1. Almost all of the time I use the shutter release button to focus. I tried using the AF-ON button on the back and found it to be awkward. I employ the AF-ON button only when I want to pre-focus on a subject.
2. I follow the action wherever it goes.
3. If you're using a lens with VR turn the VR off. You don't need it at the high shutter speeds employed for shooting basketball.
4. I used to shoot JPEGs only. A year ago I switched to shooting RAW only, and I don’t intend to go back. I think that you’re wise to stick with RAW in spite of what the editor wants you to do.
In shooting basketball games I hardly ever shoot at ISO values as low as you. I don’t use any lens diaphragm opening larger than f/2.8, and at a typical 1/500 shutter speed in the gyms in this area, my ISO settings are normally in the range of ISO 3,200 minimum to ISO 8,000 maximum. For a long time I was hesitant about going above 6,400, and I prefer to not exceed 6,400, but now I’ll push it as high as 12,800 if the situation calls for it.
Don’t be surprised if you receive responses that differ from mine. Not everybody works the same way. Some of this stuff you have to evaluate for yourself to find what works best for you.
Be sure to post some of your future results.
#5. "RE: Need Some Indoor Sports Advice" | In response to Reply # 4Fri 28-Dec-12 08:07 PM | edited Fri 28-Dec-12 08:10 PM by dave351
Thanks Bob, I did indeed see your post before - most informative. I think our settings are pretty similar except for highISONR and focus mode. I'll give dynamic focus mode a try tonight if I get a chance.
"Noise hides in the darker areas" So to clarify something, I have been trying to keep the ISO down to avoid noise in the photos, with the tradeoff that I'm getting underexposed photos. What I should be doing is to raise the ISO to get correct exposure, and deal with the ISO noise in post-process? In other words, noise from high ISO is better than noise from underexposure? Does that question make sense?
I'll post a few pics from tonight's games when I get home. Thanks again!
#7. "RE: Need Some Indoor Sports Advice" | In response to Reply # 5Fri 28-Dec-12 09:11 PM
>"Noise hides in the darker areas" So to clarify
>something, I have been trying to keep the ISO down to avoid
>noise in the photos, with the tradeoff that I'm getting
>underexposed photos. What I should be doing is to raise the
>ISO to get correct exposure, and deal with the ISO noise in
>post-process? In other words, noise from high ISO is better
>than noise from underexposure? Does that question make
Yes. The goal is to raise the ISO high enough to obtain proper exposure. With CS6 and Lightroom you have very good tools to deal with whatever noise ensues. I don’t use Noise Ninja anymore now that I have found the noise reduction function of ACR to be as good as it is.
#8. "RE: Need Some Indoor Sports Advice" | In response to Reply # 7Sat 29-Dec-12 02:06 AM
Just got home, sorting through the images now. I ended up shooting at 1/500 & 6400 ISO and around +0.7 EV. I tried a few times to bump up to 1/640 but it was just way too dark. With the few pictures I've looked at so far, I'm able to remove most of the ISO noise with around 60-75 Luminance and 25 color noise reduction in LR.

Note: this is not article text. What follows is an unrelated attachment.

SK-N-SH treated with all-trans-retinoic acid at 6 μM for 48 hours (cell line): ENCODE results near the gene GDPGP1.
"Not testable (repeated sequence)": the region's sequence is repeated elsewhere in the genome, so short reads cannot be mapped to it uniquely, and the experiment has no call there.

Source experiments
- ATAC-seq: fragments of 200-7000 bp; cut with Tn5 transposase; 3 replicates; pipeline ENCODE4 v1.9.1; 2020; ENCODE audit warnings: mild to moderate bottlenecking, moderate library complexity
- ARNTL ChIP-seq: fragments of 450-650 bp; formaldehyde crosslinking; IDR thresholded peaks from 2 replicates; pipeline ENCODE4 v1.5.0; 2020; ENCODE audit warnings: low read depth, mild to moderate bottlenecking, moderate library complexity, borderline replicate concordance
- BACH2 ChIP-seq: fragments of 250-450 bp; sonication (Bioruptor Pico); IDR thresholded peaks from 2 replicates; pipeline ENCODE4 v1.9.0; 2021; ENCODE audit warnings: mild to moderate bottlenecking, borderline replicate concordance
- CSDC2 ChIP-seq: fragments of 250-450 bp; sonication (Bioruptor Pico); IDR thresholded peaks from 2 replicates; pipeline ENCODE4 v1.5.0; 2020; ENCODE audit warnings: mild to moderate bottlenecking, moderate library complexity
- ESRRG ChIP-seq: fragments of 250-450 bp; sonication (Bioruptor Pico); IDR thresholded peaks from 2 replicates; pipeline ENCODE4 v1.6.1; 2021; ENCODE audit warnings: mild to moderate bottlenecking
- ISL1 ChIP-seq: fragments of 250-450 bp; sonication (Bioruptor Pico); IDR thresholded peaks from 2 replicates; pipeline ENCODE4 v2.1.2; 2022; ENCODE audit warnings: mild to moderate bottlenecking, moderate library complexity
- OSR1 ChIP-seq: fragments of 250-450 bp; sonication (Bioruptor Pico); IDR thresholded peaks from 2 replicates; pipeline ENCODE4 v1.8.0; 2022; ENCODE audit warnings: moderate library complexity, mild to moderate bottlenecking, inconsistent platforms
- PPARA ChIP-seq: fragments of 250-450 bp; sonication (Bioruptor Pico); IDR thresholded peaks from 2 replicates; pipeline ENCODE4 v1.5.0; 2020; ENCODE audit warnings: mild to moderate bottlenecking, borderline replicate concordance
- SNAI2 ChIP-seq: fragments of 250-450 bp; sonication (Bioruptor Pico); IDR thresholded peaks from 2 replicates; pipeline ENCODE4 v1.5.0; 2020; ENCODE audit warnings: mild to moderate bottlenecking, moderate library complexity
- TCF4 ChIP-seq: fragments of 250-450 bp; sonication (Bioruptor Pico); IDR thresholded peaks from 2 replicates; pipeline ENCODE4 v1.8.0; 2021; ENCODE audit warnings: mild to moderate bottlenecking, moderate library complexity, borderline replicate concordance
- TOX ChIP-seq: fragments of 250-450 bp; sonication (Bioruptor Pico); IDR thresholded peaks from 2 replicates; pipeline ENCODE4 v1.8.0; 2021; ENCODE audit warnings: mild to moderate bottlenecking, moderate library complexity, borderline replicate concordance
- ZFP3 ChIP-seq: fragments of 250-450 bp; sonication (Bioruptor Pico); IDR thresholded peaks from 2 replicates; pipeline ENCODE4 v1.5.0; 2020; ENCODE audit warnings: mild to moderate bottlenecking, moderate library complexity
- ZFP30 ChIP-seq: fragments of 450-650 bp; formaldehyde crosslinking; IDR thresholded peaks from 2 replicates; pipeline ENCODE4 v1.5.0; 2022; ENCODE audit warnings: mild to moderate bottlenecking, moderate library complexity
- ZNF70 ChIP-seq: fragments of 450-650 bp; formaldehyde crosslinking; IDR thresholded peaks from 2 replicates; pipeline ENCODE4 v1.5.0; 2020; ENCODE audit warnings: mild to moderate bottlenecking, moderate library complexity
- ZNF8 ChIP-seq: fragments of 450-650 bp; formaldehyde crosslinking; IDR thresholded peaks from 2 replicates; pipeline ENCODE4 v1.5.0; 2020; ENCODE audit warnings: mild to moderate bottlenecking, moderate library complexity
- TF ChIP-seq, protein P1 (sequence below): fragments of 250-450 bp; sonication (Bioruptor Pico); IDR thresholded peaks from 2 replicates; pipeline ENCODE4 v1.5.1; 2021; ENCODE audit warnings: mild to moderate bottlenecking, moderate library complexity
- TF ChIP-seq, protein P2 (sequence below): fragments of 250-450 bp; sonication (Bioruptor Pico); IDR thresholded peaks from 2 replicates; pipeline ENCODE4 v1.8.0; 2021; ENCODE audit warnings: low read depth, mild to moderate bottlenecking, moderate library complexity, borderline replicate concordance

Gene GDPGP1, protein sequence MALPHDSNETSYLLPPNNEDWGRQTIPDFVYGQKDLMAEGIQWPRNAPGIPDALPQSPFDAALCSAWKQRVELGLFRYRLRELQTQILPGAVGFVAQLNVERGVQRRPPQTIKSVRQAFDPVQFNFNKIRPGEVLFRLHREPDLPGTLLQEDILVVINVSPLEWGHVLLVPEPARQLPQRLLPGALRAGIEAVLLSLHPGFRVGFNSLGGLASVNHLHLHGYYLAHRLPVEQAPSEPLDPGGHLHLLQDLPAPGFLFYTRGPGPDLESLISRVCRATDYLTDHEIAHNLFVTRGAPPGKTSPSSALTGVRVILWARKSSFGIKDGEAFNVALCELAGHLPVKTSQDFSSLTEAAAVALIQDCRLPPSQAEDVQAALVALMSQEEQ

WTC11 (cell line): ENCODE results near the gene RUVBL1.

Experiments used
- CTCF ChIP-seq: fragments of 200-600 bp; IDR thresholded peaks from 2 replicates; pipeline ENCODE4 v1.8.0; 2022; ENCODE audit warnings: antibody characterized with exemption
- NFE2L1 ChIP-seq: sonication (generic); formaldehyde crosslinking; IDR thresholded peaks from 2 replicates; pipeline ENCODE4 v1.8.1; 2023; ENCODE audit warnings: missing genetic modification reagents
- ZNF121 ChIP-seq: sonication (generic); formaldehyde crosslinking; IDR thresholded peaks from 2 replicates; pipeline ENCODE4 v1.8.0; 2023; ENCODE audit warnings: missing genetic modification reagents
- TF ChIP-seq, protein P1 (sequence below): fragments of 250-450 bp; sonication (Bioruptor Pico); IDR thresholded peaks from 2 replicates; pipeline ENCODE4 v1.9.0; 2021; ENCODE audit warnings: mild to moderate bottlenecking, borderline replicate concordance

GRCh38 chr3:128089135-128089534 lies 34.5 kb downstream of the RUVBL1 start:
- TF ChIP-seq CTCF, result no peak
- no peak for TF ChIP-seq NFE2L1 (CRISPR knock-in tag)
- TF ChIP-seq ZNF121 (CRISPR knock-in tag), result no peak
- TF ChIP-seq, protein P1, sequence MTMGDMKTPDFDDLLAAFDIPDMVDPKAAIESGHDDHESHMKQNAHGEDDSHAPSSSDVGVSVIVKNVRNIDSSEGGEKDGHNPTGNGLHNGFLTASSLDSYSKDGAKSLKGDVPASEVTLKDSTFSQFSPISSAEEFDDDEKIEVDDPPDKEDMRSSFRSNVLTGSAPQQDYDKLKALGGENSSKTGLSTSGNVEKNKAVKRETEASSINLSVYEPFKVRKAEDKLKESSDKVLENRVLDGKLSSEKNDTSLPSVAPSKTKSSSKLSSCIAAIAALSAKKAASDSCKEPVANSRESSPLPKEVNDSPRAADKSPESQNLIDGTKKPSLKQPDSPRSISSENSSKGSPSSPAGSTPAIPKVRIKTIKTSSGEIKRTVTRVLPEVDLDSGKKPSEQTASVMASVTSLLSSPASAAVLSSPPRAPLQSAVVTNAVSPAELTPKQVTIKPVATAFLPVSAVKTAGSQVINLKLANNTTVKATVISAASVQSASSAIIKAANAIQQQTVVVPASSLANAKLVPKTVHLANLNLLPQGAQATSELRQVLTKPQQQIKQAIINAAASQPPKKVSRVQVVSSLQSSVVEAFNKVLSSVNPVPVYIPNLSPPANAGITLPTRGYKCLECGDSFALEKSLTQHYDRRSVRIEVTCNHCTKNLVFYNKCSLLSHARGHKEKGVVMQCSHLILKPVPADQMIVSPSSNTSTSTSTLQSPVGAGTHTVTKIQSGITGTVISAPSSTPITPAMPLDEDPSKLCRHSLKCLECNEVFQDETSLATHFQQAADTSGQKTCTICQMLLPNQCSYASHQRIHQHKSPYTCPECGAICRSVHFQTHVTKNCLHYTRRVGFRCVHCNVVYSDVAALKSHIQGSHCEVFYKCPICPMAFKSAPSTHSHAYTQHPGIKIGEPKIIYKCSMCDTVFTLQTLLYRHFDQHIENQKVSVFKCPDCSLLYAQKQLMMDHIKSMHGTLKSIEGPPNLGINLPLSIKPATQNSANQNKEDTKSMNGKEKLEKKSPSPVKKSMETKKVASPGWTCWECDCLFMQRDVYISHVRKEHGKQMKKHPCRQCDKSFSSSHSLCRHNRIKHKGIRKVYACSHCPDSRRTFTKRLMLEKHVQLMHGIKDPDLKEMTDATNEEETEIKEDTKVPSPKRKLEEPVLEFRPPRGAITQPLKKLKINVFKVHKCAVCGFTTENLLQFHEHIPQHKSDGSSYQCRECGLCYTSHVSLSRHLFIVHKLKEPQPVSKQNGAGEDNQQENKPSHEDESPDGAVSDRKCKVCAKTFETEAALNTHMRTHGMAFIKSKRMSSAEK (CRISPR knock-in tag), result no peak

The gym I shot in tonight had the old-style phasing lights where a continuous burst gives different colors in each subsequent picture... so this is going to take a while to pick my keepers. I'll post a couple here when I get done. Thanks again to everyone!
#9. "RE: Need Some Indoor Sports Advice" | In response to Reply # 8Sat 29-Dec-12 04:17 AM
>Just got home, sorting through the images now. I ended up
>shooting at 1/500 & 6400 ISO and around +0.7 EV. I tried a
>few times to bump up to 1/640 but it was just way too dark.
>With the few pictures I've looked at so far, I'm able to
>remove most of the ISO noise with around 60-75 Luminance and
>25 color noise reduction in LR.
>The gym I shot in tonight had the old-style phasing lights
>where a continuous burst gives different colors in each
>subsequent picture... so this is going to take a while to pick
>my keepers. I'll post a couple here when I get done. Thanks
>again to everyone!
The type of lighting system you describe is one of the most difficult to deal with. Not only is there color and exposure variation from frame to frame but also variation across an individual frame. I normally boycott gyms that have that kind of lighting system, because It’s just too much hassle to try to come up with decent results. Fortunately there are enough gyms in my vicinity with updated lighting systems that I am able to do that.
I am wondering why the need to apply +0.7 exposure compensation. When I manually set fixed values for shutter speed, f-stop, and ISO in gyms I have never found it necessary to additionally apply exposure compensation. During the course of a game I periodically monitor my histogram and sometimes find it advisable to tweak the f-stop or ISO setting to obtain correct exposure, but I have never used the exposure compensation button in such instances.
I thought some more about this subject and decided to consult my D700 User’s Manual. On page 128 it says this about Exposure Compensation: “In exposure mode M, only the exposure information shown in the electronic analog display is affected; shutter speed and aperture do not change.” I just checked the operation of my D700 in Manual mode and found this to be true. The conclusion I draw from this is that using the Exposure Compensation button when you are operating in Manual mode does nothing to change exposure. If you’re operating in Manual mode and want to change exposure you’ll have to change the shutter speed, f-stop, or ISO or a combination of the three. The Exposure Compensation button won’t do it for you.
#10. "RE: Need Some Indoor Sports Advice" | In response to Reply # 9Sat 29-Dec-12 04:43 AM | edited Sat 29-Dec-12 04:44 AM by dave351